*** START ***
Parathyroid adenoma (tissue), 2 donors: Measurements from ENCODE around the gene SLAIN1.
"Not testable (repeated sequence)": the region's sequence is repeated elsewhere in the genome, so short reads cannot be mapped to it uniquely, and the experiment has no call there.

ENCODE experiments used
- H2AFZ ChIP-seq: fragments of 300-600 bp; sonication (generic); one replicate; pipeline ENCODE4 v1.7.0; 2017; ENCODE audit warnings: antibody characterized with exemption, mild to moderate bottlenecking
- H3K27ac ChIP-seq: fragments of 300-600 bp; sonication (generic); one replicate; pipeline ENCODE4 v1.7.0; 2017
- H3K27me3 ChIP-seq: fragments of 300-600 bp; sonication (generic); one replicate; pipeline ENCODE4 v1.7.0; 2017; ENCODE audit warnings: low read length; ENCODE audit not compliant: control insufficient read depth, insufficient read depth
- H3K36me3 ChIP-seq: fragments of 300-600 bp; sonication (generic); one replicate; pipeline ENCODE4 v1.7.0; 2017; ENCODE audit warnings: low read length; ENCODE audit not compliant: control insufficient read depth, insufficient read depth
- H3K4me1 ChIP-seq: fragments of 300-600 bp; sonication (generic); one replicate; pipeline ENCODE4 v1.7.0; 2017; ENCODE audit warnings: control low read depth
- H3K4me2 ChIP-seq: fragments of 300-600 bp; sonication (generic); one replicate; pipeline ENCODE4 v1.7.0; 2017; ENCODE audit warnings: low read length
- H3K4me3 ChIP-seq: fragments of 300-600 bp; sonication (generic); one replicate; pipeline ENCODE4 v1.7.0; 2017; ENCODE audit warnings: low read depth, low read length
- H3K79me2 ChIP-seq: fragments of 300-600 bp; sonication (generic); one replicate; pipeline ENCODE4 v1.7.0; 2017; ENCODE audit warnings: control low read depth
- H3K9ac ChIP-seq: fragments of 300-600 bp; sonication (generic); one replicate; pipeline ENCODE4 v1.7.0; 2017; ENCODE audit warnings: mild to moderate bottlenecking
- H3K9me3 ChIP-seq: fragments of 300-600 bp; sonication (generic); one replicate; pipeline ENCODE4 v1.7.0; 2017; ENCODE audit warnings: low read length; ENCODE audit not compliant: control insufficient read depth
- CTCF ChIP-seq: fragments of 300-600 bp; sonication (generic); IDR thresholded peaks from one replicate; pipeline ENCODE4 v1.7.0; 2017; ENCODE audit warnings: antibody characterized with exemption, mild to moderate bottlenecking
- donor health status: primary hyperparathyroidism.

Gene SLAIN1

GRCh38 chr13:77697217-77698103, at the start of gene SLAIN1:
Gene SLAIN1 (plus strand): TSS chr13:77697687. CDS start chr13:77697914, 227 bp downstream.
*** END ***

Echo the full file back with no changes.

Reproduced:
Parathyroid adenoma (tissue), 2 donors: Measurements from ENCODE around the gene SLAIN1.
"Not testable (repeated sequence)": the region's sequence is repeated elsewhere in the genome, so short reads cannot be mapped to it uniquely, and the experiment has no call there.

ENCODE experiments used
- H2AFZ ChIP-seq: fragments of 300-600 bp; sonication (generic); one replicate; pipeline ENCODE4 v1.7.0; 2017; ENCODE audit warnings: antibody characterized with exemption, mild to moderate bottlenecking
- H3K27ac ChIP-seq: fragments of 300-600 bp; sonication (generic); one replicate; pipeline ENCODE4 v1.7.0; 2017
- H3K27me3 ChIP-seq: fragments of 300-600 bp; sonication (generic); one replicate; pipeline ENCODE4 v1.7.0; 2017; ENCODE audit warnings: low read length; ENCODE audit not compliant: control insufficient read depth, insufficient read depth
- H3K36me3 ChIP-seq: fragments of 300-600 bp; sonication (generic); one replicate; pipeline ENCODE4 v1.7.0; 2017; ENCODE audit warnings: low read length; ENCODE audit not compliant: control insufficient read depth, insufficient read depth
- H3K4me1 ChIP-seq: fragments of 300-600 bp; sonication (generic); one replicate; pipeline ENCODE4 v1.7.0; 2017; ENCODE audit warnings: control low read depth
- H3K4me2 ChIP-seq: fragments of 300-600 bp; sonication (generic); one replicate; pipeline ENCODE4 v1.7.0; 2017; ENCODE audit warnings: low read length
- H3K4me3 ChIP-seq: fragments of 300-600 bp; sonication (generic); one replicate; pipeline ENCODE4 v1.7.0; 2017; ENCODE audit warnings: low read depth, low read length
- H3K79me2 ChIP-seq: fragments of 300-600 bp; sonication (generic); one replicate; pipeline ENCODE4 v1.7.0; 2017; ENCODE audit warnings: control low read depth
- H3K9ac ChIP-seq: fragments of 300-600 bp; sonication (generic); one replicate; pipeline ENCODE4 v1.7.0; 2017; ENCODE audit warnings: mild to moderate bottlenecking
- H3K9me3 ChIP-seq: fragments of 300-600 bp; sonication (generic); one replicate; pipeline ENCODE4 v1.7.0; 2017; ENCODE audit warnings: low read length; ENCODE audit not compliant: control insufficient read depth
- CTCF ChIP-seq: fragments of 300-600 bp; sonication (generic); IDR thresholded peaks from one replicate; pipeline ENCODE4 v1.7.0; 2017; ENCODE audit warnings: antibody characterized with exemption, mild to moderate bottlenecking
- donor health status: primary hyperparathyroidism.

Gene SLAIN1

GRCh38 chr13:77697217-77698103, at the start of gene SLAIN1:
Gene SLAIN1 (plus strand): TSS chr13:77697687. CDS start chr13:77697914, 227 bp downstream.